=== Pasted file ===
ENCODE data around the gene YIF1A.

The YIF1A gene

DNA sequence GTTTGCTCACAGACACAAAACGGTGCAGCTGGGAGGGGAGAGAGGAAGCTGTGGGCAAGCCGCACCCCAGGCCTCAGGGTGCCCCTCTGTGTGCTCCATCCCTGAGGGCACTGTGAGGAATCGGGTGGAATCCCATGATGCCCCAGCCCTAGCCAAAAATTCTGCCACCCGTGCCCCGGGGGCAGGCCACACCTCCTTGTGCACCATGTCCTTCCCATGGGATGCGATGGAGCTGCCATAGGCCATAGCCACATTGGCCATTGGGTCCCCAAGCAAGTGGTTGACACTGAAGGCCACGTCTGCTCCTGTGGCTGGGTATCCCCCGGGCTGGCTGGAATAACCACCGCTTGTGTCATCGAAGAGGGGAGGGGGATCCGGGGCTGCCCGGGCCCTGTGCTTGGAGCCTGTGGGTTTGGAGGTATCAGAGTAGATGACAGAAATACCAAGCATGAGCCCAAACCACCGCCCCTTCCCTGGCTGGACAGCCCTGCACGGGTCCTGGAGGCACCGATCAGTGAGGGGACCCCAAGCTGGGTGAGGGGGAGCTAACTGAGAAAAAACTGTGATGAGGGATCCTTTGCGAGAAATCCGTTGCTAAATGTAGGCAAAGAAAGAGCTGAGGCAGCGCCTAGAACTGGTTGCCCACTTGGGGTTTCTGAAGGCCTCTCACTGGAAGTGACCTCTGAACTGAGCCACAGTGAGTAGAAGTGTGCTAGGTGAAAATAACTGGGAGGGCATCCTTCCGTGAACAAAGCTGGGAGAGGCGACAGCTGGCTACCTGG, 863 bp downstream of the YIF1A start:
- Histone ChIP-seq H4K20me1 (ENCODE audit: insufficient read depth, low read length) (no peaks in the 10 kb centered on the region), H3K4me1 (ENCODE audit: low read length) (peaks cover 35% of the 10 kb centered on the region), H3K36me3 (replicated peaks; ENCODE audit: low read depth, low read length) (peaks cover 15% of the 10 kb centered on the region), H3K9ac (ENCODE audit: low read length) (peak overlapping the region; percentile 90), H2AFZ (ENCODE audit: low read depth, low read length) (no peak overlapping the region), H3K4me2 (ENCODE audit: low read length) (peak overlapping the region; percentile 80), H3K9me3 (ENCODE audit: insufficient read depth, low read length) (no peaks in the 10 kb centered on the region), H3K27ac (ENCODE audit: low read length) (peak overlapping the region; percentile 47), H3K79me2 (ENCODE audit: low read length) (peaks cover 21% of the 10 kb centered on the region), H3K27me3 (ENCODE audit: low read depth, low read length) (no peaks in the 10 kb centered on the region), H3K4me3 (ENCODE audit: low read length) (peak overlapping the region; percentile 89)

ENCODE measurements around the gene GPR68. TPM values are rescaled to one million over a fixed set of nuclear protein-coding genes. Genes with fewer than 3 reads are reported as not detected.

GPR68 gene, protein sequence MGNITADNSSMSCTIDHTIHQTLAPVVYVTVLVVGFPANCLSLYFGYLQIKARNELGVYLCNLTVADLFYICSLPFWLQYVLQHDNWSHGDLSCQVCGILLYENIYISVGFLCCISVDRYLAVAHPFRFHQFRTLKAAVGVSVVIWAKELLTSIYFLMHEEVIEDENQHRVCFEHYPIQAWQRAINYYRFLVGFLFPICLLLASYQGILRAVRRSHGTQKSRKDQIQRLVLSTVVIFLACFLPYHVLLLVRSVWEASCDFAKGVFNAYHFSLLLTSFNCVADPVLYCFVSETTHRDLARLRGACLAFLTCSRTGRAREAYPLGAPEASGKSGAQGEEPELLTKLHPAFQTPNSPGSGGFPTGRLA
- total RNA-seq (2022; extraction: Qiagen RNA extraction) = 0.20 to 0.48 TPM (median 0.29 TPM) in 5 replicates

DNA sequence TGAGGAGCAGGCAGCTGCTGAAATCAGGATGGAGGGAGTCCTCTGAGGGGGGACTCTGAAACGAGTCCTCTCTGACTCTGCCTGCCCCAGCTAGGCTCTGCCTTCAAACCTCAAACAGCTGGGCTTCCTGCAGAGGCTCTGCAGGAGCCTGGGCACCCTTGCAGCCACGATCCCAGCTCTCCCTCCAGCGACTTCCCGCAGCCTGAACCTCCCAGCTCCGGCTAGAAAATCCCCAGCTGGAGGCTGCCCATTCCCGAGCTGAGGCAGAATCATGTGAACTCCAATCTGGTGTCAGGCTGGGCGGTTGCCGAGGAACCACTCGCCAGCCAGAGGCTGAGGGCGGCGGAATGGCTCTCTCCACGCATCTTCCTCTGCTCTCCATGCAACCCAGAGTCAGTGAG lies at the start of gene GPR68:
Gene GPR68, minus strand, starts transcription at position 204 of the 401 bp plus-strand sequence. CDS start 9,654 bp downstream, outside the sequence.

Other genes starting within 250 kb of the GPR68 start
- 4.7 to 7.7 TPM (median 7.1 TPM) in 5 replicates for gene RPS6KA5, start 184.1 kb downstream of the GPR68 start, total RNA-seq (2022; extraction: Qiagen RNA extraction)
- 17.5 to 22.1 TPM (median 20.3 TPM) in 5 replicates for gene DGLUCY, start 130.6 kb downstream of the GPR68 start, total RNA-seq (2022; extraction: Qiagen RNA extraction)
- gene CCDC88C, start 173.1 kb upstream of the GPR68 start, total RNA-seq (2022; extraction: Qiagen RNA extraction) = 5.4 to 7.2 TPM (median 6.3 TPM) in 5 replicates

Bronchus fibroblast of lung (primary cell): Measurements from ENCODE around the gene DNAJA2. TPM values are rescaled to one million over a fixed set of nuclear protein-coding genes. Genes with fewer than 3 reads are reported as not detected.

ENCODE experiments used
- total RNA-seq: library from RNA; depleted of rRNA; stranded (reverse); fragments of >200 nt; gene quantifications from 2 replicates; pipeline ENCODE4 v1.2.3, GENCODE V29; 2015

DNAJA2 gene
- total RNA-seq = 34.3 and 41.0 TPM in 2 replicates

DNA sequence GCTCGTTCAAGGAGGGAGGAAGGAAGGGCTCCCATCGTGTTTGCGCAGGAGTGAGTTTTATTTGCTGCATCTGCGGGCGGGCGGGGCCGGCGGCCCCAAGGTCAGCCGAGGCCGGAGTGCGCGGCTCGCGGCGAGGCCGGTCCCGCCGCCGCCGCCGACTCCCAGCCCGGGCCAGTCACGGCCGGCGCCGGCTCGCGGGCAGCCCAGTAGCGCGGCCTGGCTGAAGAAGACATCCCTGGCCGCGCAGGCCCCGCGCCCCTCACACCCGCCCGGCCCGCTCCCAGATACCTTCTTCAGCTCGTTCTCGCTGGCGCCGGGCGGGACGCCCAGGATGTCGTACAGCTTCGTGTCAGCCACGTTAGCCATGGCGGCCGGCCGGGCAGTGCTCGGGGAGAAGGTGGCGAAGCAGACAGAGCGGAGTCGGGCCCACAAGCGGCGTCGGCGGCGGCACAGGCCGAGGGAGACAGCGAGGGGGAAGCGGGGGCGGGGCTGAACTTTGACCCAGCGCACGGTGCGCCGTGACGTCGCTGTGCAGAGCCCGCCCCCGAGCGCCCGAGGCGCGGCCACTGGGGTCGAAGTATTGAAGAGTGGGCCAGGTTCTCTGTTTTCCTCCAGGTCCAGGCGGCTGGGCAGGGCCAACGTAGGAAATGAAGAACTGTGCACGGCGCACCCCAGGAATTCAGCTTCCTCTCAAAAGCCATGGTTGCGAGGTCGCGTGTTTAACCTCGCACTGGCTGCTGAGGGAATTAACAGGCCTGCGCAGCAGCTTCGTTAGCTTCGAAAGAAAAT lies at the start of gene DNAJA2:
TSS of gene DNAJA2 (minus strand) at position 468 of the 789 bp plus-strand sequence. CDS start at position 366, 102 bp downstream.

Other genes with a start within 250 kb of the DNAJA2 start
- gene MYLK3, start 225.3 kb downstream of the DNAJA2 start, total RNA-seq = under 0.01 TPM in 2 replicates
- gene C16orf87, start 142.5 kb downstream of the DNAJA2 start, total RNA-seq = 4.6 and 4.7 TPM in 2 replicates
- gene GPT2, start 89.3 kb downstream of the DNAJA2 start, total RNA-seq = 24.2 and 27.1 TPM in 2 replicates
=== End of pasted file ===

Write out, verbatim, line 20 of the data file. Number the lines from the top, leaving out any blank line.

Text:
TSS of gene DNAJA2 (minus strand) at position 468 of the 789 bp plus-strand sequence. CDS start at position 366, 102 bp downstream.